PM2.5 samples were collected for a 24 h period at 100 L min1 daily between July 5, 2019, and November 6, 2020 from two sites (Fig. 1) in Shanghai (China) using a medium volume air sampler (TH-150C, China) with a flow rate of 100 L min1. One of the sites was a rooftop of a 4-story building in Xuhui campus of East China University of Science and Technology (ECUST) (31°08'43"N, 121°25'31"E). The sampler was placed 15 m above the ground, and the sampling inlet was placed about 1.5 m above the instrument's placement floor far from whatever interference. ECUST's Xuhui campus is located in the southwestern part of Shanghai. It is an urban residential district exempted from high-rise skyscrapers, the reason why it is not subjected to the industrial pollution originating from its close neighborhoods. Two main roads (Inner ring and outer ring) entangle the site at approximately 2000 km away from each. Humin road is located to the north and is 1000 m away from the site, while the central ring road is situated 1.5 km from the site. These are the major traffic networks. More minor-duty roads (Meilong and Lao Humin) are 600 m to the south and 300m to the east respectively. The predominant wind direction in Shanghai is North-West in winter, and South-East in summer. The second sampling site was at Pudong (55th Lingshan Road) (23°51'21.384"N, 120°39'49.464"E). Prior to sampling, quartz membrane filters (Whatman, grade QM-A, pore size: 2.2 mm, width: 90 mm, UK) onto which PM2.5 was adsorbed, were baked (450°C for about 5 hours) using a muffle furnace (Thermo scientific™ Lindberg/Blue M™, USA) in order to get rid of background contamination. Thereafter, they were conditioned for 24 hrs at a temperature of 25 ± 1°C and relative humidity of 40 ± 5%, and then weighed using a high-resolution scale (CPA-26P Sartorius, German). Subsequently, they were wrapped separately in aluminium foil, and sealed in polyethylene zip bags before their deployment to the site. To avoid the damaging which could possibly occur subsequent to the sampling, the samples were stored within a medium at a temperature below 20°C until the extraction.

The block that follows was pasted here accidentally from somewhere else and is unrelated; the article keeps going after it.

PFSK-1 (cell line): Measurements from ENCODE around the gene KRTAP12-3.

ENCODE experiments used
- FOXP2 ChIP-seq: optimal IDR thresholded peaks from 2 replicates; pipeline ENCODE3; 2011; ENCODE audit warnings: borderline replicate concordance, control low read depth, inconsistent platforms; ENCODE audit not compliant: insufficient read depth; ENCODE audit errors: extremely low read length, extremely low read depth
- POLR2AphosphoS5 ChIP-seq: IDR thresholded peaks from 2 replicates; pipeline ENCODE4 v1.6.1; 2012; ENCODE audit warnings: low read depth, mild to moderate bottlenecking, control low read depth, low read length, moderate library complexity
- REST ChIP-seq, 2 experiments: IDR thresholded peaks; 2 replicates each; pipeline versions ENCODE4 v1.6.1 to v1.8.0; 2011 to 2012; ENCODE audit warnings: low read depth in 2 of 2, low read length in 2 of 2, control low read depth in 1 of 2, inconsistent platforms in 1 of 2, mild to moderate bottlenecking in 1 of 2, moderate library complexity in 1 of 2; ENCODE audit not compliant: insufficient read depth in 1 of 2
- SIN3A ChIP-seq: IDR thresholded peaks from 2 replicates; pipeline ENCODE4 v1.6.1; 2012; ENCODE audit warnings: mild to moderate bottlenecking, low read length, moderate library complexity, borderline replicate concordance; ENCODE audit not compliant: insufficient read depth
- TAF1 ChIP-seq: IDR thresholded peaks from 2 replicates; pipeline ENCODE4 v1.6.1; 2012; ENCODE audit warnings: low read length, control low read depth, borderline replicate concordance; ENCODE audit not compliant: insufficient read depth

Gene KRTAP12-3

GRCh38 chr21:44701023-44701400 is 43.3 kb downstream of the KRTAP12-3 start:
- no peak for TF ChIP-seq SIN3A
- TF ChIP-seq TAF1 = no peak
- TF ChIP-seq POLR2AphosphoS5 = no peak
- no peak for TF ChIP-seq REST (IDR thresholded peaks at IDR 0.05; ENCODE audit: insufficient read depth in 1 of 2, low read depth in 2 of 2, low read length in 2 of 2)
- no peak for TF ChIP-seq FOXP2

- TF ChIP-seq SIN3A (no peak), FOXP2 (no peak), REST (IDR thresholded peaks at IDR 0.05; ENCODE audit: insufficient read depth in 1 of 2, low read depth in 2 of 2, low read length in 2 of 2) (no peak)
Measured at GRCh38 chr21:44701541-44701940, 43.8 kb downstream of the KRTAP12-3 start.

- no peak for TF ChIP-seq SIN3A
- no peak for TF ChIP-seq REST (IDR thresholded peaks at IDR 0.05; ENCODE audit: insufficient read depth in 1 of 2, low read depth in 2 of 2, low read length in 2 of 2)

Fig. 1. Sampling locations.Fig. 1. Sampling locations.

2.3 Extraction and Cleaning